For March, Martin Draper selects two religious community texts: ‘Enter our hearts, O holy Lord’ and ‘With joy and by the Spirit led’
The English Hymnal, was not the first hymn book to contain translations of the ancient Latin ‘Office Hymns’, but it was the first major collection to include so many of them and to designate them as such. Because its sources were the hymns in the breviary in the offices of first and second Vespers, Matins and Lauds, there were actually more than most parishes needed. A degree of rationalisation in 1986 resulted in limiting the number in the New English Hymnal to two for the ‘seasons’ of the Church’s year as well as the most frequently used ‘commons’ (such as Our Lady and the apostles), and one for some most feast days.
The Revised English Hymnal has made fuller provision, restoring some ancient Latin texts which, even when not designated as Office Hymns, can nevertheless fulfil that function as well as being used outside the Divine Office in seasons where their objective, corporate character is especially fitting.
In addition, a cycle for every day of the week in ‘Ordinary time’ is provided, using a mixture of well-known texts and more modern compositions, often by members of Anglican and Roman Catholic religious communities.
The provision for Lent has been entirely rethought to reflect the fact that many parishes have been resorting to large numbers of ‘general hymns’, presumably because they thought that hymnals have not been providing enough usable material. The two texts given below represent the contribution of the Anglican monastic tradition. The first could be used as an Office Hymn on weekdays; the second is suitable for use during the first days of Lent at any service or for private devotion.
ENTER our hearts, O holy Lord,
To break the bonds that bind us still;
Speak to us your forgiving word
That we may do your perfect will.
2 Renew in us your Spirit’s flame,
Burn every evil thought away;
That we may love your holy Name,
And freely run your joyful way.
3 We praise you, Father, for your Son,
And Spirit, all-consuming fire;
Eternal Godhead, three in one,
Surpassing all that we desire. Amen.
ORDER OF THE HOLY PARACLETE, WHITBY
The words of this hymn are based on a prayer by Eric Milner-White, the writer of the ‘Bidding Prayer’ now used at traditional Christmas Carol Services throughout the world. He later became Dean of York, which is probably the connection with the sisters at Whitby.
The text links two Lenten themes: the forgiveness of sins and the renewal of our lives. Sin is seen as bondage, something which binds us and prevents us from living lives of true freedom; the opposite of our instinctive tendency to think that freedom consists of doing what we like.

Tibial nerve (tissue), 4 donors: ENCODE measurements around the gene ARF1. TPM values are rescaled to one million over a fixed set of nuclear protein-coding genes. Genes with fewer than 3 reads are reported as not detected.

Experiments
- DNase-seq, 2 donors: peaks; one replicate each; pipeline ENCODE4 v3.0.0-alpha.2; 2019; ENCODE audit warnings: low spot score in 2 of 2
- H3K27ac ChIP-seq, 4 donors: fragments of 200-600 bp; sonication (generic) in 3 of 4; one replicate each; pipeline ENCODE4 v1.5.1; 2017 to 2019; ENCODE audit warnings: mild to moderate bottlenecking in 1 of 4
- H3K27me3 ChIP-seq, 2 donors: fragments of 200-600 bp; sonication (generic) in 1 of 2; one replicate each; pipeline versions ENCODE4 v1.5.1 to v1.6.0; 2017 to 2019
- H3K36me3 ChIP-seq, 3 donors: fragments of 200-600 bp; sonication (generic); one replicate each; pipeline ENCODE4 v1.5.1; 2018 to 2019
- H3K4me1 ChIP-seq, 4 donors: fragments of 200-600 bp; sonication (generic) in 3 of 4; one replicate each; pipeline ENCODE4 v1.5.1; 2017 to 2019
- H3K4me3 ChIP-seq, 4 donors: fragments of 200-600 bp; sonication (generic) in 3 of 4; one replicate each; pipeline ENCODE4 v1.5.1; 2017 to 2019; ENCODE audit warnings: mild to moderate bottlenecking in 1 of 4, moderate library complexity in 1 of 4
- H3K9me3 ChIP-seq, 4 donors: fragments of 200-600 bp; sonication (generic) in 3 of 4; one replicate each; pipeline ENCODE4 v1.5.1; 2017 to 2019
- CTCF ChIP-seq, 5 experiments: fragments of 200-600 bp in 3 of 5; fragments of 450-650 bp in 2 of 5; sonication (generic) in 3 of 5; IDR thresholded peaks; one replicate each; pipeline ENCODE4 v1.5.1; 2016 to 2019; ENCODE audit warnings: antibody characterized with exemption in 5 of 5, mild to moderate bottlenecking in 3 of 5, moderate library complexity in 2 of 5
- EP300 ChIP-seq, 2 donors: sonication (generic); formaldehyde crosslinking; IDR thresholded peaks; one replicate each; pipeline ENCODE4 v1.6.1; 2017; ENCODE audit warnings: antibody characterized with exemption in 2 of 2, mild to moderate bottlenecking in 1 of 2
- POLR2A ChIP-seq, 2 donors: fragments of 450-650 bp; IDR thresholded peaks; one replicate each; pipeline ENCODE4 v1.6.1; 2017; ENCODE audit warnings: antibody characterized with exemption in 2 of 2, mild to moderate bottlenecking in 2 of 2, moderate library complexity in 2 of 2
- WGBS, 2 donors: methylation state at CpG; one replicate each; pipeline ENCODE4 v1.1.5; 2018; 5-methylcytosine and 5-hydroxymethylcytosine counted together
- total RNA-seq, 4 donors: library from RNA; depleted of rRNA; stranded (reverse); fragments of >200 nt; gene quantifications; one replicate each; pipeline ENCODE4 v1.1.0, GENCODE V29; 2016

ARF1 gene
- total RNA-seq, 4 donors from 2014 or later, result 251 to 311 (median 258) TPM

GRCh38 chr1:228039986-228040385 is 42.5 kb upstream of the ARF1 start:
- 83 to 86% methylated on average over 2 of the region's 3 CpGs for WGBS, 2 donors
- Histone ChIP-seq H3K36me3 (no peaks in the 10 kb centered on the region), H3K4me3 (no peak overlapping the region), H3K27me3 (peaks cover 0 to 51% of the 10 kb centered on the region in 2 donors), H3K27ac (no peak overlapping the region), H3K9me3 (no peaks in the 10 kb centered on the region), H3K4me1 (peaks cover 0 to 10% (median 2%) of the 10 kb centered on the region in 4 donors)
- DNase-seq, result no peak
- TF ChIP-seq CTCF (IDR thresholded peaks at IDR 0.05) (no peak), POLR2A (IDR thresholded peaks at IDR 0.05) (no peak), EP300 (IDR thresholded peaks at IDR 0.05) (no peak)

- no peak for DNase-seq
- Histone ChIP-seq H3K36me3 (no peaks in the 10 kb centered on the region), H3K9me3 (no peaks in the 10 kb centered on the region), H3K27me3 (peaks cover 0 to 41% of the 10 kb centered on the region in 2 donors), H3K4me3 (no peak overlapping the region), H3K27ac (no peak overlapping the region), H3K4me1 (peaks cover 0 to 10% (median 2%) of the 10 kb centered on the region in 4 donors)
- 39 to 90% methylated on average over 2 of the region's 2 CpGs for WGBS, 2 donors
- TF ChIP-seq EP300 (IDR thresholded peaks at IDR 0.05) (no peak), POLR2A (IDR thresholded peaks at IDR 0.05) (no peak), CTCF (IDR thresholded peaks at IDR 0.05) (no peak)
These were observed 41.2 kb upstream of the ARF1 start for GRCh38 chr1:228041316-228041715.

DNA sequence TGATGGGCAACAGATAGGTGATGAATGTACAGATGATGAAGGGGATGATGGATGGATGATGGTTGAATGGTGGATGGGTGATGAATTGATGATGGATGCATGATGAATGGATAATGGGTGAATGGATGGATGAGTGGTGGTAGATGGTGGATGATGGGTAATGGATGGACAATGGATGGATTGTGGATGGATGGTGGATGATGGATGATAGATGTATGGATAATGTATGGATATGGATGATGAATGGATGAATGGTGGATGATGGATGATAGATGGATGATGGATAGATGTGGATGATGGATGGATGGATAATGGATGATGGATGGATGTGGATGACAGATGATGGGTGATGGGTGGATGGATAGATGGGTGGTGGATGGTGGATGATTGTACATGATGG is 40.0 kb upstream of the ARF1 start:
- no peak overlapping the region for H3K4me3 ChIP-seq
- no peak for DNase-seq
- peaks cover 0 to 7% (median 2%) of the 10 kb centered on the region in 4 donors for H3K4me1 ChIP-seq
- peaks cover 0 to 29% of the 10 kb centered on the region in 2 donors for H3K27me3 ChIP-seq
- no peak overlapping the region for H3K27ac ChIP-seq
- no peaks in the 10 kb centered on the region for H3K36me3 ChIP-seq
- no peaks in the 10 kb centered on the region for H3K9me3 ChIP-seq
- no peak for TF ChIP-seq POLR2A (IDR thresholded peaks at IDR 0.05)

A wise priest once said that ‘forgiveness breaks the chain of inevitability’ in that it stops one thing leading to another because the deeds and thoughts and omissions which make up our sins have consequences. Forgiveness cuts across all that, breaking the chain of ‘one things leads to another’ and enabling us to renew – in the sense of begin again – God’s gift of our lives.
The image of the purifying fire of the Holy Spirit is seen as getting to work at the very root of sin, while it is still at the level of our thoughts, ‘for the things which come out of a man are what defile him’ (Mark 7. 15). As St Paul writes, it is the law of the Spirit which sets us free from the law of sin and death (cf Romans 8. 2) to live lives full of joy.
WITH joy and by the Spirit led
The Church of Christ seeks desert paths,
All else forgotten, God alone
To worship and to follow there.
2 There silence shall set free the will,
The heart to one desire restore,
There each restraint shall purify
And strengthen those who seek the Lord.
3 There bread from heaven shall sustain
And water from the rock be struck.
There shall his people hear his word,
The living God encounter there.
4 All praise to God who calls his Church
To make her exodus from sin,
That tested, fasting and prepared,
She may go up to keep the feast.
ST MARY’S ABBEY, WEST MALLING
The corporate nature of the Church infuses this text for the beginning of Lent, which is a season celebrated first and foremost in public liturgy. It isn’t primarily about individuals ‘giving up’ something, nor about making a resolution to spend more time in prayer, study and acts of charity, valuable though those things are. From the earliest days, the whole Church accompanied catechumens and penitents on their pilgrimage to Easter; they were not just left leave to get on with it.
In the first two verses, the ‘desert path’ is that into which Christ entered ‘led by the Spirit’ (Luke 4. 1) according to the Lucan account of the temptations we read this year. It is God alone and not our ‘dearest idols’ that the Church is to worship. Might we incorporate more silence into the liturgy during this solemn time, which should be characterised by a deliberate and purifying sense of restraint?
In verse 3 we are reminded that the desert is also that of the people of the Exodus, in which gifts of God are received in ‘bread from heaven’ and ‘water from the rock’ and the living God ‘encountered’ in hearing his word.
The last verse underlines again the corporate nature of our Lenten pilgrimage. The whole Church is to make an ‘exodus’ from sin, the whole Church (like Christ in the wilderness) is to be tested, to fast, and to use Lent to ‘prepare’, as Christ did throughout his life, to go up to Jerusalem and fulfil his and our destiny as ‘Christ our Passover (who) is sacrificed for us’ (1 Corinthians 5. 7). That is the feast we are to keep. How lovely it would be if we were able to see the purpose of everything we do this Lent as being so that we ‘may go up’ to it ourselves.